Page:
Success at the plate often comes down to this: making consistent hard contact against live pitching. To do this, it’s important to swing the right bat for you. That means a bat that’s long enough to cover the strike zone, light enough to swing with ease, heavy enough to generate power, and, of course, permitted in your league. In order to find the ideal size for you, consider the following guidelines:
Bat length is measured in inches from knob to end cap. A longer bat gives you greater reach, allowing you to hit balls on the outside part of the plate. However, longer bats also tend to have more mass towards the end of the bat that requires more power to swing them. We recommend swinging bats of different lengths to decide what option best suits your swing. The right combination of length and weight will help you reach your peak performance. Read More ...
Many players mistakenly believe a longer bat means more plate coverage, but this is not always true. Since a longer bat often means a heavier feeling bat, a bat that is too long for you can slow down your timing and prevent you from catching up to and hitting inside pitches. When choosing your bat length, you should keep plate coverage in mind. You should also consider your swing and stance relative to the plate.
All slowpitch bats are 34 inches in length. Read Less ...
Bat weight is measured in ounces (oz.). A bat’s weight is often tied to its “weight drop” -- its length in inches versus its weight in ounces. For instance, a 32-inch, 22-ounce bat would be referred to as a -10 bat. Read More ...
bat length (in.) – bat weight (oz.) = weight drop
As a general rule of thumb, the higher the competition or league level (meaning, from youth league up to the pros) the lesser the weight drop. A lesser weight drop means the bat feels heavier. So a -5 bat will feel heavier than a -10 bat.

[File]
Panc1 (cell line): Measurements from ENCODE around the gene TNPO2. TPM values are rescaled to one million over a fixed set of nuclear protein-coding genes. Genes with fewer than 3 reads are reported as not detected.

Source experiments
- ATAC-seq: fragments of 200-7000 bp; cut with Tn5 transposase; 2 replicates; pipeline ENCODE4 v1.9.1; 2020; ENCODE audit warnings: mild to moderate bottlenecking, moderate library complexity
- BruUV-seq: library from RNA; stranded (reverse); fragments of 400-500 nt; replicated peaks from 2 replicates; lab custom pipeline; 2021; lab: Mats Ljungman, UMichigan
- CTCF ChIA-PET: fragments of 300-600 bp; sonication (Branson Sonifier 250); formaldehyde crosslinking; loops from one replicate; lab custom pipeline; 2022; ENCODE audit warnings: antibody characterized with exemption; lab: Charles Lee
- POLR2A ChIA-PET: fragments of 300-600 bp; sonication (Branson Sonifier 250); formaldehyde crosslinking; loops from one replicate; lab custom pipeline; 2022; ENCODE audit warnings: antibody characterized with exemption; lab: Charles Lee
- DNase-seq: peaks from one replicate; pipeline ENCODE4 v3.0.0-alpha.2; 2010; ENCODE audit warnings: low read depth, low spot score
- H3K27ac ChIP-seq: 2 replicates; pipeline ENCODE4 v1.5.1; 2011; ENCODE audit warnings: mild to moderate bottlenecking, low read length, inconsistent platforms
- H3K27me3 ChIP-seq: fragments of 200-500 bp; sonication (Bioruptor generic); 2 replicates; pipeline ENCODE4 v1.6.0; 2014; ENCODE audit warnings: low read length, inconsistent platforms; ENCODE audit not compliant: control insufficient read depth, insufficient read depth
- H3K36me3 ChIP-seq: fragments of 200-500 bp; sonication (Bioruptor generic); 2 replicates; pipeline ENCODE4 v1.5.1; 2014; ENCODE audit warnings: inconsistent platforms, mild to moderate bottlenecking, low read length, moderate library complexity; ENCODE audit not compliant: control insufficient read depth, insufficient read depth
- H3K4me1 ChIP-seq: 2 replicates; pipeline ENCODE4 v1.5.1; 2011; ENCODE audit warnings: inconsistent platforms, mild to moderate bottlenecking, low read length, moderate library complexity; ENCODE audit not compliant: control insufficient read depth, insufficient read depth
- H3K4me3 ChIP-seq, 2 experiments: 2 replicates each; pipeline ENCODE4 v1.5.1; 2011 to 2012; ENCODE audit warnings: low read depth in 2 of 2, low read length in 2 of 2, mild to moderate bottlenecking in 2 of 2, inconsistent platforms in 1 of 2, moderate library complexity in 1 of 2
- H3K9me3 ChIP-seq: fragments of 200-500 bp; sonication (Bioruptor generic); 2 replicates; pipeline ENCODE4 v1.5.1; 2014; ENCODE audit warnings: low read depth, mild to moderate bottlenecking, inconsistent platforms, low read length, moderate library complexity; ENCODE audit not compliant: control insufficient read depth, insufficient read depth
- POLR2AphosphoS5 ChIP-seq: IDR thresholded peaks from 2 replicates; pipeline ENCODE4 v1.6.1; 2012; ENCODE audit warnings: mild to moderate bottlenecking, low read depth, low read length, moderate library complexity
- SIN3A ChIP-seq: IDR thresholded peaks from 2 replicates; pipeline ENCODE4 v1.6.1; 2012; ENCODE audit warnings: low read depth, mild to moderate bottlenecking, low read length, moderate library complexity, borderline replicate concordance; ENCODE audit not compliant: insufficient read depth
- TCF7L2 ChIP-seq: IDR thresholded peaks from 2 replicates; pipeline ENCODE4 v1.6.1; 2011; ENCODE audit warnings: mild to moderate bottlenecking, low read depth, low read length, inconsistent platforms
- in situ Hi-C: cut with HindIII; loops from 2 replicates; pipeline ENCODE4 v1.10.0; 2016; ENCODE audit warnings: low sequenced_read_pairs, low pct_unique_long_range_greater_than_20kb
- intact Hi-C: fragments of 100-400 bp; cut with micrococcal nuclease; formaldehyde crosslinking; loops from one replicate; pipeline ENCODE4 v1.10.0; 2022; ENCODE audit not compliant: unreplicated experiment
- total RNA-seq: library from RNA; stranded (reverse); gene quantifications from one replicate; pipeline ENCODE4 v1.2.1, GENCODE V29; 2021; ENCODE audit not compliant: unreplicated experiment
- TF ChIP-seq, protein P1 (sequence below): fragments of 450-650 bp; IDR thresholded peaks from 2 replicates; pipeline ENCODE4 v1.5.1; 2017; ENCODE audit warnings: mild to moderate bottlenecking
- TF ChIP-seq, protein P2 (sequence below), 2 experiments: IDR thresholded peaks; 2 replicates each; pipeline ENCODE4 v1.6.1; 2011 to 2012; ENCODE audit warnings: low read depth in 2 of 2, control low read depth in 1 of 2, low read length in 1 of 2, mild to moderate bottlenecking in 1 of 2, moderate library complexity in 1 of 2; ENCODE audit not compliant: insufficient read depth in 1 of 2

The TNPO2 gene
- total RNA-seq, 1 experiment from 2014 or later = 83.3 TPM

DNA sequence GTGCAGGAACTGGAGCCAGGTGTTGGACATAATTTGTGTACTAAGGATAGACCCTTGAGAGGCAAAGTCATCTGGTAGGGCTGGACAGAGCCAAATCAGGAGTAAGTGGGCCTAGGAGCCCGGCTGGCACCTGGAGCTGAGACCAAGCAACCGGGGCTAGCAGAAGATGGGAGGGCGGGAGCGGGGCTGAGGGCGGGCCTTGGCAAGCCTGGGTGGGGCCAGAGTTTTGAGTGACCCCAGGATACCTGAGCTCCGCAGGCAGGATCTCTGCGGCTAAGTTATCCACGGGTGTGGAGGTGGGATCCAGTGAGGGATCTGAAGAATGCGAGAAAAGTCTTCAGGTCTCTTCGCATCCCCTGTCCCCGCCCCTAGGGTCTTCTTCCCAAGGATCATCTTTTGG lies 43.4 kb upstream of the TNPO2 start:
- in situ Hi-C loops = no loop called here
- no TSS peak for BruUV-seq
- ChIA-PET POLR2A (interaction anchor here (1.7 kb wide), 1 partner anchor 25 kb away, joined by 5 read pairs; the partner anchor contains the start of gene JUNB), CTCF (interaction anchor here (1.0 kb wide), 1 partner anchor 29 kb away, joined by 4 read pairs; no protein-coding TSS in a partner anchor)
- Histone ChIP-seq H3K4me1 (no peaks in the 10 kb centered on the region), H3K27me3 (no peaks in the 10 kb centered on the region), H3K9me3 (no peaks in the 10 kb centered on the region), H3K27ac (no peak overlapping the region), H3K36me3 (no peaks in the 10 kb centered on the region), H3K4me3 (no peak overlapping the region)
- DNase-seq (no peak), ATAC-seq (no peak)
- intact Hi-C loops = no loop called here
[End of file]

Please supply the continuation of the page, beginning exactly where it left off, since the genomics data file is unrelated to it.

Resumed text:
Selecting the right bat weight depends on three main factors: sport, league rules, and player preference.
Leagues have rules identifying which weight drops are permitted for play. Prior to choosing a bat, we recommend finding out if your league has a specific standard for bat weight drops in order for them to be permitted. For more information on league rules, please refer to the Your League section.
Players with less experience generally swing lighter bats in order to have better bat control. More experienced players generally swing a heavier bats to help maximize power. A way to tell if a bat is right for you is your swing speed. A bat that is too heavy is harder to swing, causing a loss in momentum, reduced distance or a miss altogether. If a bat is too light for a player, the player could miss out on the extra force they could generate from a heavier bat. A happy medium needs to be found. It is highly recommended you demo a bat against live pitching speeds in order to find the best weight for you.
Since slowpitch bats have a set length of 34 inches, they are not often referred to by weight drop and recommended weight is a matter of preference. Most slowpitch bats weigh between 26 and 30 ounces.
*This is for example purposes only. The best way to find the right size bat for you is to demo them, preferably against live pitch speeds.
**Manufacturing tolerances, performance considerations and grip weight may cause variations from the listed weight. Read Less ...
SHOP SLOWPITCH BATS
Shop Slowpitch Bats
Governing bodies (for example, the USSSA) set unique standards for bat performance. Bat manufacturers make bats to meet these standards. Each standard, however, is different. So, bats meeting one standard may not meet another. Bats are marked with logos identifying the standard which they meet.
Leagues adopt the standards they deem appropriate for play under their particular rules. League adoptions vary region by region, so we highly recommend consulting your coach and/or league official to understand the standard adopted by your league prior to purchasing a new bat.
The following information will help you understand the standard adopted by your league:
There are six major governing bodies for slowpitch softball. They are Amateur Softball Association (ASA), United States Specialty Sports Association (USSSA), Independent Softball Association (ISA), National Softball Association (NSA), International Softball Federation (ISF), and Senior Softball USA. The main three you need to know are ASA, USSSA, and Senior Softball USA as their standards vary the most.